I try to be a gentleman. It is not always easy – but I try. So at the restaurant, I let her order first.
“I’ll have the two egg omelet with tomatoes, broccoli and cheese…” she said before vanishing behind her menu.
The waitress’s pencil hovered over the order pad as my wife mulled over her array of choices.
“Do you put peppers in your omelets?”
“Only if you order them.”
The menu came down, revealing a mild look of disbelief.
“I will make a note – no peppers,” the waitress assured her.
“Please, because peppers are gross. I can’t even stand the smell of them.”
“And for your side, which would you prefer: toast, muffin or pancakes?”
“What kind of muffins do you have?”
“I’ll go with that.”
I admit it – both my wife and I are fussy eaters. There are things we love and things we hate so intensily that we cannot stand even being around them – but now it was my turn to order.
“A three egg omelet: with onions…”
My wife stopped me there.
“I’ll have onions too,” she said.
I gave the waitress a moment, “and peppers…”
What happened next was almost magical. Like a ballet of blackbirds or fish darting in perfect synchronicity – without visible cue, the waitress swiveled in my wife’s direction.
“Oh, could I get peanut butter too?” she asked.
“In a little cup on the side?”
The pencil recorded her latest desire.
“May I continue?” I asked. Perhaps I came off a little perturbed because the looks I got told me that.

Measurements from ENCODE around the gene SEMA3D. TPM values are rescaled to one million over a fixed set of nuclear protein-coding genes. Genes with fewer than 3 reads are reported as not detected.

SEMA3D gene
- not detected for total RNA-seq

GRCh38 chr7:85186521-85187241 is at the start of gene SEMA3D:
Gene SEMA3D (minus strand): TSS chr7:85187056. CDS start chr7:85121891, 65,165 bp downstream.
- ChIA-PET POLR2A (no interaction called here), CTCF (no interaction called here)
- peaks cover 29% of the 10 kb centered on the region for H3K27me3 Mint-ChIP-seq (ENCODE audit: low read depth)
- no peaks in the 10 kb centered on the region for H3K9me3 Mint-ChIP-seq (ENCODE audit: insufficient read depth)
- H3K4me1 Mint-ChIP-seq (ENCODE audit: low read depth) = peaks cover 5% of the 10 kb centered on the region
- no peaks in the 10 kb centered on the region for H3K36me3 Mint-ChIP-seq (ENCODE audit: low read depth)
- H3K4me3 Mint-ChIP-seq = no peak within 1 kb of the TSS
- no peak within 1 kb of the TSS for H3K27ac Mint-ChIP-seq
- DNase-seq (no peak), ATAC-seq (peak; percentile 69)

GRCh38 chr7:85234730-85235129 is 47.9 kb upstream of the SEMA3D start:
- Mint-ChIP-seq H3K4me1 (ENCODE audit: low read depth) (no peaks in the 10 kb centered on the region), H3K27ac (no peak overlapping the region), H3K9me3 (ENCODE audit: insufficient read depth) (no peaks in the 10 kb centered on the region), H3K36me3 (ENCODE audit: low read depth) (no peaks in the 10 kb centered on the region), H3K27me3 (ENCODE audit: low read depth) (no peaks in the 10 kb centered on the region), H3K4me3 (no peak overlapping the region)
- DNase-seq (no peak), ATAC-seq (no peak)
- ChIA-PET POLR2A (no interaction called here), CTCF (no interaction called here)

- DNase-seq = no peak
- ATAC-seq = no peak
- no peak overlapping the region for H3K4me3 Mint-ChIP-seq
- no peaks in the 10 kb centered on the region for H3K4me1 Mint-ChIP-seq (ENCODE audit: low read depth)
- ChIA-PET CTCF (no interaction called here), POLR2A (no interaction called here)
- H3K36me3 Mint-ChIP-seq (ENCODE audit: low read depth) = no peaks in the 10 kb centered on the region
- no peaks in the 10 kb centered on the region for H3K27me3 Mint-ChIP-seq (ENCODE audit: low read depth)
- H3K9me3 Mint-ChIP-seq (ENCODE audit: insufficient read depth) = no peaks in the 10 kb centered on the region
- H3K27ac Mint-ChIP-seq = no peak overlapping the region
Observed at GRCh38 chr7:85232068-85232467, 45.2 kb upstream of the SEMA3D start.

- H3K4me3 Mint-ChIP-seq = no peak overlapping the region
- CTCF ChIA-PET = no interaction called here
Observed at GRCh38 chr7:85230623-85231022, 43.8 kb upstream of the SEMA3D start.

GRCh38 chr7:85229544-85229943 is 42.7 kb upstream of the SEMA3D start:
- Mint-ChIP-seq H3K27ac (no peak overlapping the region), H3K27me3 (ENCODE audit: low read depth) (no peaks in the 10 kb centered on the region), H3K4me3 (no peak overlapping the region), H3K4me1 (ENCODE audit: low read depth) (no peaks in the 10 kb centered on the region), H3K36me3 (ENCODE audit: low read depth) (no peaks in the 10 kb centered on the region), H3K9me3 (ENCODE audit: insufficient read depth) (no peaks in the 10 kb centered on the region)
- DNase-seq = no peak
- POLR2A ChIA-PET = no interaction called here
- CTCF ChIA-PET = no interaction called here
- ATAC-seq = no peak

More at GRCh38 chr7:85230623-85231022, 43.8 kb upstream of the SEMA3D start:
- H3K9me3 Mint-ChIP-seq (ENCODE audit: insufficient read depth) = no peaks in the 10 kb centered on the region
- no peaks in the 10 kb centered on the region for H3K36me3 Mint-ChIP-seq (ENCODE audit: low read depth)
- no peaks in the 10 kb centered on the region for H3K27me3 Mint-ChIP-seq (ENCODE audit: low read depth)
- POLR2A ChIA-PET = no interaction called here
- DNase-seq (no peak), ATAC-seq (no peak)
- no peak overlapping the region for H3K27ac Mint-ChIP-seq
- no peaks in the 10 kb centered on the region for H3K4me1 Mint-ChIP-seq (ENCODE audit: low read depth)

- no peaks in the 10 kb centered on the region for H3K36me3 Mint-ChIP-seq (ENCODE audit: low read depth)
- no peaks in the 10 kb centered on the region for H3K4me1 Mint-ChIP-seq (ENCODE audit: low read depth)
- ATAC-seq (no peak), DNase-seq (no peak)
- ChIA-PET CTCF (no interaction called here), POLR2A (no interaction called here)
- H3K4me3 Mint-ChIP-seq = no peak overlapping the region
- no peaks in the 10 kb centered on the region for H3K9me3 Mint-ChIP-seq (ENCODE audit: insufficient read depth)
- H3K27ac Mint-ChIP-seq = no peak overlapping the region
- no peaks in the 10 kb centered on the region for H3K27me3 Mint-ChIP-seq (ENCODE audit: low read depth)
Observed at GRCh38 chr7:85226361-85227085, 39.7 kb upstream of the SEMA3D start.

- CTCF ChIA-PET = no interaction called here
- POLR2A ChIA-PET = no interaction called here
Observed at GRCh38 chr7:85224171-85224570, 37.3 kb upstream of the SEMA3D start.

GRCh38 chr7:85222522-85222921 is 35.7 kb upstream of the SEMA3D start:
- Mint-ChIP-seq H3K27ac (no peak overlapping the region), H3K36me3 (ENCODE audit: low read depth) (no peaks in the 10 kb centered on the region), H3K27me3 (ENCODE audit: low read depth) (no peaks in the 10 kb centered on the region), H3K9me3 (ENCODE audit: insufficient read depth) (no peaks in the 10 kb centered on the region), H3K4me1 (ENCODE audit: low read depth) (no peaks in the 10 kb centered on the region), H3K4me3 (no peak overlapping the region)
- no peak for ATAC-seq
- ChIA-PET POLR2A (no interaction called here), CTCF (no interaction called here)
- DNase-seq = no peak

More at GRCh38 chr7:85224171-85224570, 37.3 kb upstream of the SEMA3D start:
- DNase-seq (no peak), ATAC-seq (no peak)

There is a rhythm to ordering in a restaurant which includes mild interruptions. I should know this. Etiquette is just another skill that I have yet to master, or perhaps it is the skill of showing annoyance without actually showing annoyance.
(I can’t even wrap my mind around that one).
“Sausage, tomatoes and go light on the cheese,” I said, “and I’ll have wheat toast.”
“What kind of bread: white or wheat?”
“Wheat,” I told her as politely as I could.
It is only after she left that I realized being too polite is far more offensive than being too perturbed.
This delicate balance of knowing just what to say and just what to do frustrates me. I have no idea how my wife navigates the tangled and twisted avenues of social signals while I crash and burn at every turn. I find that women do this better than men and be it nature or nurture, I am clueless as to why.
So I tried to crack the code.
I know how much she hates onions, so I asked her why she ordered them.
“Because you did,” she said, “and since we are going to be in the same car all day, it is the only way I could stand being around you.”
“And the peanut butter?”
She knows how much I hate peanut butter. It is not an allergy or anything like that but the scent of it drives me crazy – just as much as the scent of peppers bothers her.
After a long pause, heavy with meaning, none of which I could decipher, my wife simply said, “Watch.”
Sure enough when the waitress returned with our food, she zipped the top off a plastic container of peanut butter and plucked it down right next to my omelet.
I was stunned.
“How did she know?” I asked.
My wife just shook her head.